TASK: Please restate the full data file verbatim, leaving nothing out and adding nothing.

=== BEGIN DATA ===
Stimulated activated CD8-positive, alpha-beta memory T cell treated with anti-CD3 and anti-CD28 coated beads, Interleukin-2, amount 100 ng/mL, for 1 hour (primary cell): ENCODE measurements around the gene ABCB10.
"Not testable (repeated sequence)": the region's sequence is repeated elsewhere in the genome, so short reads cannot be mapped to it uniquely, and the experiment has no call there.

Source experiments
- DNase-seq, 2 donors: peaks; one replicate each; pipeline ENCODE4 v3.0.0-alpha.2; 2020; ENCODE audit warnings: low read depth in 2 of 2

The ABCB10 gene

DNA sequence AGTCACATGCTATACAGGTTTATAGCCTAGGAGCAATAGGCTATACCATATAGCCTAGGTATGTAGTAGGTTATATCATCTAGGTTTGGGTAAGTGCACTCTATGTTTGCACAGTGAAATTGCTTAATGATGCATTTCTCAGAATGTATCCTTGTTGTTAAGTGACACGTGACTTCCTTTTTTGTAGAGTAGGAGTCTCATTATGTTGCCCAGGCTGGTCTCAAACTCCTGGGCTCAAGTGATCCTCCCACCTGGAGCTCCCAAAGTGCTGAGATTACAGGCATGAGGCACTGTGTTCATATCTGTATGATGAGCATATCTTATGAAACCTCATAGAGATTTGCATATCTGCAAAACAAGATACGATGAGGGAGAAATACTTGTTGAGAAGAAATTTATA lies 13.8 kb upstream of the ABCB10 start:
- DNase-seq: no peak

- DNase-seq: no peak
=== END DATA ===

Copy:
Stimulated activated CD8-positive, alpha-beta memory T cell treated with anti-CD3 and anti-CD28 coated beads, Interleukin-2, amount 100 ng/mL, for 1 hour (primary cell): ENCODE measurements around the gene ABCB10.
"Not testable (repeated sequence)": the region's sequence is repeated elsewhere in the genome, so short reads cannot be mapped to it uniquely, and the experiment has no call there.

Source experiments
- DNase-seq, 2 donors: peaks; one replicate each; pipeline ENCODE4 v3.0.0-alpha.2; 2020; ENCODE audit warnings: low read depth in 2 of 2

The ABCB10 gene

DNA sequence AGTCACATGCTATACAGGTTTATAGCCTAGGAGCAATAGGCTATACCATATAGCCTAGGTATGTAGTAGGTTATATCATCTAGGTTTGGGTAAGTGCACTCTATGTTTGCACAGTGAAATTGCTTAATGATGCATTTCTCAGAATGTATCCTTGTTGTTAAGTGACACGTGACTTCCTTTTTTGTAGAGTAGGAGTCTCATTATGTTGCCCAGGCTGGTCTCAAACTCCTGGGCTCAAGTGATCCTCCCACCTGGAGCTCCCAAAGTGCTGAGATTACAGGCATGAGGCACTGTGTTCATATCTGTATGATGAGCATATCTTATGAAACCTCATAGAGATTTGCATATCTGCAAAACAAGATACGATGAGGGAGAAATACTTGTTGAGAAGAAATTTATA lies 13.8 kb upstream of the ABCB10 start:
- DNase-seq: no peak

- DNase-seq: no peak